2. The share of adjusted gross income generated by the top 1% increased to 21.20% in 2005, relative to a level of 20.81% reached during the height of the stock market bubble in 2000 (when the income tax share of the top 1% was 37.42%). Although the income share of the top 1% is similar in 2000 and 2005, the income tax share was about two percentage points higher in 2005.
3. Between 1992 and 2000, the top one percent’s share of income jumped from 14.23% to 20.81%, an increase of nearly 7 percentage points, before slipping in 2001 and 2002. These data show that the most significant increases in this income share occurred in the 1990s, not in more recent years.
The graph above shows the share of personal income taxes paid by the top one-half percent of earners from 1960 to 2001. During this period, there were 4 major reductions in marginal tax rates.
1. The Kennedy-Johnson tax cut reduced the top rate from 91% in 1963 to 70% in 1965, and the share of personal income tax paid by the top one-half percent of earners rose from 16% to 18%.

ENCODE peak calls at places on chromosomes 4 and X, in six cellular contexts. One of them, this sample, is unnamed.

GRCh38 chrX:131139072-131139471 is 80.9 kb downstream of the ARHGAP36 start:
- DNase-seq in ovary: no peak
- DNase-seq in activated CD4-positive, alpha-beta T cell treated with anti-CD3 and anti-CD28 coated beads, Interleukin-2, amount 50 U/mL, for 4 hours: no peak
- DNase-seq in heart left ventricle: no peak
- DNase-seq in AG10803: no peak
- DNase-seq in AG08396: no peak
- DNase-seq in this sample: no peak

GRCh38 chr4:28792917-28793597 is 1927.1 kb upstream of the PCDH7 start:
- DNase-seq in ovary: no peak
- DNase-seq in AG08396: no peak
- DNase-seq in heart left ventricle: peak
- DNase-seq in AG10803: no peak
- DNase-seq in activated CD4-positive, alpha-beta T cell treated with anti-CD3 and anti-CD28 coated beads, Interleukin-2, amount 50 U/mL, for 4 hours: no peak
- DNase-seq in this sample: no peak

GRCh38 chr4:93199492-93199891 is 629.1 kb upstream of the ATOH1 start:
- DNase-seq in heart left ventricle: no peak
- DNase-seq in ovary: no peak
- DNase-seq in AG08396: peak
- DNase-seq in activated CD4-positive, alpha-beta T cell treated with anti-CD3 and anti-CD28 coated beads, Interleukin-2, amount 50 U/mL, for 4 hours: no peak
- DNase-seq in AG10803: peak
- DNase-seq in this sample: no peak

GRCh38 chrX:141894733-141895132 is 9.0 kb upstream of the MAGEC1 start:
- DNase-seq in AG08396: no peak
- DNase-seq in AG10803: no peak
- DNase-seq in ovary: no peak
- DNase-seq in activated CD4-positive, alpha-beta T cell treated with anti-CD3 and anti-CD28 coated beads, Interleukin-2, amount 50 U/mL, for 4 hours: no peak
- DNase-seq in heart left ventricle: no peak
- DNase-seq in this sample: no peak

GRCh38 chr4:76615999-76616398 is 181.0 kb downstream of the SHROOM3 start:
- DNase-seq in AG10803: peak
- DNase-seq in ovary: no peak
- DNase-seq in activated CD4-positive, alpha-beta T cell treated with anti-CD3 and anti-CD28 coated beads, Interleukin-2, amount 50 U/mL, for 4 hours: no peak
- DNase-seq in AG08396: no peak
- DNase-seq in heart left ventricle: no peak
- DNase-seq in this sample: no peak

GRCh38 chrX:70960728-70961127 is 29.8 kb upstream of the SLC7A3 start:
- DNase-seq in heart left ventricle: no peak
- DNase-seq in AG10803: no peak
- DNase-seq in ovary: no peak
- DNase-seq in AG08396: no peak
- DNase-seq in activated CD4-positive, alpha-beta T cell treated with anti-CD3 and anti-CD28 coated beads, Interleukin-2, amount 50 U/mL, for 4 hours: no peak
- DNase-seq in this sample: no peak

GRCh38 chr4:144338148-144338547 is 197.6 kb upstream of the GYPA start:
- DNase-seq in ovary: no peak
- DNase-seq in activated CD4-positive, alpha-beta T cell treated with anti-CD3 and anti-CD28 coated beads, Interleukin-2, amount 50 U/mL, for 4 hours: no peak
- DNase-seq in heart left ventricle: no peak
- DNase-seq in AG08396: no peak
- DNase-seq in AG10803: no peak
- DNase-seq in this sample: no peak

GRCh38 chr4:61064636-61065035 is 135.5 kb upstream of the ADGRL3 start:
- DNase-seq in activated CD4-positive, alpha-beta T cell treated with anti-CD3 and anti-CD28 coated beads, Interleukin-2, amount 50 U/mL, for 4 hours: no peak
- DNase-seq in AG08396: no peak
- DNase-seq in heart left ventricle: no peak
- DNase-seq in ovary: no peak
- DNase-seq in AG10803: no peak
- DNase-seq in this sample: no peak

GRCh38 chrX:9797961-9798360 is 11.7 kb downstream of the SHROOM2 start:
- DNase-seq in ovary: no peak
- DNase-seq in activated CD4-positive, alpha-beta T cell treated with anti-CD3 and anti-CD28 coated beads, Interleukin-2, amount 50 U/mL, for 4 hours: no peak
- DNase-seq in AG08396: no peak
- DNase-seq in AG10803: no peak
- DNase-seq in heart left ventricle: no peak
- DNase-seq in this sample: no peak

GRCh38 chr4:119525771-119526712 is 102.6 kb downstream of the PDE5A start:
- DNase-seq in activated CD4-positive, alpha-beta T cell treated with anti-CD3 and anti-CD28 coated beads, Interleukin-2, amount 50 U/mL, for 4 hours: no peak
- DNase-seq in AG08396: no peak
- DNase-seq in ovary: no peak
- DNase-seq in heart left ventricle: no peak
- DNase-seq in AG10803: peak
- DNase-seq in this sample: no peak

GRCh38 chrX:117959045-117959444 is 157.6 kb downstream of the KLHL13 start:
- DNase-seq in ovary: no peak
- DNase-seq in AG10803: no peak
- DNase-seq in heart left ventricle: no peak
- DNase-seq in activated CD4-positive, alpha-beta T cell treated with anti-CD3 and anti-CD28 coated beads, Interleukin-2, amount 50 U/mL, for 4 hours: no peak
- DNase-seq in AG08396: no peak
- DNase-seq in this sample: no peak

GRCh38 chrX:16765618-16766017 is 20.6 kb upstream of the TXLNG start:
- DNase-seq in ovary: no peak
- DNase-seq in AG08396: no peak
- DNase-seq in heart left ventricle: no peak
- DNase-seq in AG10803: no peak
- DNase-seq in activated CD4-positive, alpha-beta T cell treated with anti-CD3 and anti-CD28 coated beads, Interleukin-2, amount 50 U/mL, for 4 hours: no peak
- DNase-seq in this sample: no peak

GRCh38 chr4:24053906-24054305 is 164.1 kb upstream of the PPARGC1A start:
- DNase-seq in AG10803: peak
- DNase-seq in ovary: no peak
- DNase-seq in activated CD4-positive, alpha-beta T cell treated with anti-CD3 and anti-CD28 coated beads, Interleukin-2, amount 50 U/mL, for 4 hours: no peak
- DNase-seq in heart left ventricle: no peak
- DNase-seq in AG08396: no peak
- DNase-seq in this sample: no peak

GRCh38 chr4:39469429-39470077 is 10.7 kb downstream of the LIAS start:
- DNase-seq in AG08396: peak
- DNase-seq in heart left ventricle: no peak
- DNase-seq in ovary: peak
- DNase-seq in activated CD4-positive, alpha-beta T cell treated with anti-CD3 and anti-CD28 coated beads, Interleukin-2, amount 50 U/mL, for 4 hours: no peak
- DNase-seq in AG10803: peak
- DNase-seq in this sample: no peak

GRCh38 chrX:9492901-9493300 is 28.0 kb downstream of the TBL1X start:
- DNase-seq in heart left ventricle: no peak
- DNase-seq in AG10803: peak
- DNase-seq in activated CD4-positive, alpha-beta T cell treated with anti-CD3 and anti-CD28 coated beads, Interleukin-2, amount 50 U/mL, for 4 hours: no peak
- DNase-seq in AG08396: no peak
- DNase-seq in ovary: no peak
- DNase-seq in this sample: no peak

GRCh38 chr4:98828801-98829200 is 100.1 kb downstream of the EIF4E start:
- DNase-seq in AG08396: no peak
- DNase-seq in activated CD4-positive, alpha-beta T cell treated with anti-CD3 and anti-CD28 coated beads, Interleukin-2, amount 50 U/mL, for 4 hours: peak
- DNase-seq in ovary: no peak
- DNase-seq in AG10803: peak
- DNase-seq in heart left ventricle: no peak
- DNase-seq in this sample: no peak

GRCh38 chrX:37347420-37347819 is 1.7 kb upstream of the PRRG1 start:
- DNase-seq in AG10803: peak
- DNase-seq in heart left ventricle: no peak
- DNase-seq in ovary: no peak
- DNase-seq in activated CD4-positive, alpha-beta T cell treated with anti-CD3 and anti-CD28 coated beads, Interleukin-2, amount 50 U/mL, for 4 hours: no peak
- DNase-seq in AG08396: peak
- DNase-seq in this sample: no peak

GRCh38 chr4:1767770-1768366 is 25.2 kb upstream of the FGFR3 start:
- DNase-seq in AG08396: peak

2. The Reagan tax rates in the 1980s lowered the top rate from 70% to 50% and then to 30%, and the share of taxes paid by these earners rose from 14% to 22% of the total.
3. In 1997, the tax rate on income from capital gains was cut from 28% to 20%, and this rate reduction was accompanied by a substantial increase in revenues collected from capital gains taxes and personal income taxes collected from high-income taxpayers. In fact, capital gain taxes roughly doubled from $66 billion in 1996 (the last year before the tax cut) to $129 billion in 2000, when these earners paid 31% of all taxes collected.
Source: “Economics: Private and Public Choice, by Gwartney, Stroup, Sobel and Macpherson, 11th Edition”
Answer 36 questions to check you political compass here, and make sure you’re backing the right presidential candidate.
It’s not only the stock markets of emerging markets that are gaining increased global interest and attention lately, there’s also a global art boom going on in emerging markets, according to today’s WSJ article “South African Art Goes Global:”